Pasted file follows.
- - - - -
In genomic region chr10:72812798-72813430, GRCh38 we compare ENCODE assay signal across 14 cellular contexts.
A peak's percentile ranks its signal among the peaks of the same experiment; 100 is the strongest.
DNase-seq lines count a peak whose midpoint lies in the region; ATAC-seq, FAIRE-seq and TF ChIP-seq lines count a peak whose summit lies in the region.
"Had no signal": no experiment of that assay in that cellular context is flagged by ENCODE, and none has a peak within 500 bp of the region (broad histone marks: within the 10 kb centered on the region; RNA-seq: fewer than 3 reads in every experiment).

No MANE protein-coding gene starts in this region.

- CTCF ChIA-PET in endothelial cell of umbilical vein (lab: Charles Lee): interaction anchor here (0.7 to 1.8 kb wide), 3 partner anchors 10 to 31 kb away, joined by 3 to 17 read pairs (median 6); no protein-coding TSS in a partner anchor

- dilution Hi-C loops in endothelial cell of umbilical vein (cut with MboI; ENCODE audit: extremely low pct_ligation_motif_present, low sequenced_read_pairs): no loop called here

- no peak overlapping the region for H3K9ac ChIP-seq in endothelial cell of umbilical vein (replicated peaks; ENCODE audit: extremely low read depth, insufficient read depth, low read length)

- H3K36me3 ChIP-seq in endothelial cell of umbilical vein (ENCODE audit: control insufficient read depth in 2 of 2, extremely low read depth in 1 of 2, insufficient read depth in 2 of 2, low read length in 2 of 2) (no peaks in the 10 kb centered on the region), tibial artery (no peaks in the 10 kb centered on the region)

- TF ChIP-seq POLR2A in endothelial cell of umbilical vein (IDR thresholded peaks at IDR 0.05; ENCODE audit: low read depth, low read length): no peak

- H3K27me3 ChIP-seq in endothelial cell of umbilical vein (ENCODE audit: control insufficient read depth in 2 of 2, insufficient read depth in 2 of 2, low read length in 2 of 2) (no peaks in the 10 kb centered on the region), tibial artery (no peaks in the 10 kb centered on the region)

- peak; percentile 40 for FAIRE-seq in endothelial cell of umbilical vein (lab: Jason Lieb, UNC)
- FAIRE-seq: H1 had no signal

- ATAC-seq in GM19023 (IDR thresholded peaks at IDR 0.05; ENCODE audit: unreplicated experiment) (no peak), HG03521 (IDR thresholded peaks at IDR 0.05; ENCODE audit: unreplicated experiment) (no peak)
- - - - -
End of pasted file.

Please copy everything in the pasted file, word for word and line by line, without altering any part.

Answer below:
In genomic region chr10:72812798-72813430, GRCh38 we compare ENCODE assay signal across 14 cellular contexts.
A peak's percentile ranks its signal among the peaks of the same experiment; 100 is the strongest.
DNase-seq lines count a peak whose midpoint lies in the region; ATAC-seq, FAIRE-seq and TF ChIP-seq lines count a peak whose summit lies in the region.
"Had no signal": no experiment of that assay in that cellular context is flagged by ENCODE, and none has a peak within 500 bp of the region (broad histone marks: within the 10 kb centered on the region; RNA-seq: fewer than 3 reads in every experiment).

No MANE protein-coding gene starts in this region.

- CTCF ChIA-PET in endothelial cell of umbilical vein (lab: Charles Lee): interaction anchor here (0.7 to 1.8 kb wide), 3 partner anchors 10 to 31 kb away, joined by 3 to 17 read pairs (median 6); no protein-coding TSS in a partner anchor

- dilution Hi-C loops in endothelial cell of umbilical vein (cut with MboI; ENCODE audit: extremely low pct_ligation_motif_present, low sequenced_read_pairs): no loop called here

- no peak overlapping the region for H3K9ac ChIP-seq in endothelial cell of umbilical vein (replicated peaks; ENCODE audit: extremely low read depth, insufficient read depth, low read length)

- H3K36me3 ChIP-seq in endothelial cell of umbilical vein (ENCODE audit: control insufficient read depth in 2 of 2, extremely low read depth in 1 of 2, insufficient read depth in 2 of 2, low read length in 2 of 2) (no peaks in the 10 kb centered on the region), tibial artery (no peaks in the 10 kb centered on the region)

- TF ChIP-seq POLR2A in endothelial cell of umbilical vein (IDR thresholded peaks at IDR 0.05; ENCODE audit: low read depth, low read length): no peak

- H3K27me3 ChIP-seq in endothelial cell of umbilical vein (ENCODE audit: control insufficient read depth in 2 of 2, insufficient read depth in 2 of 2, low read length in 2 of 2) (no peaks in the 10 kb centered on the region), tibial artery (no peaks in the 10 kb centered on the region)

- peak; percentile 40 for FAIRE-seq in endothelial cell of umbilical vein (lab: Jason Lieb, UNC)
- FAIRE-seq: H1 had no signal

- ATAC-seq in GM19023 (IDR thresholded peaks at IDR 0.05; ENCODE audit: unreplicated experiment) (no peak), HG03521 (IDR thresholded peaks at IDR 0.05; ENCODE audit: unreplicated experiment) (no peak)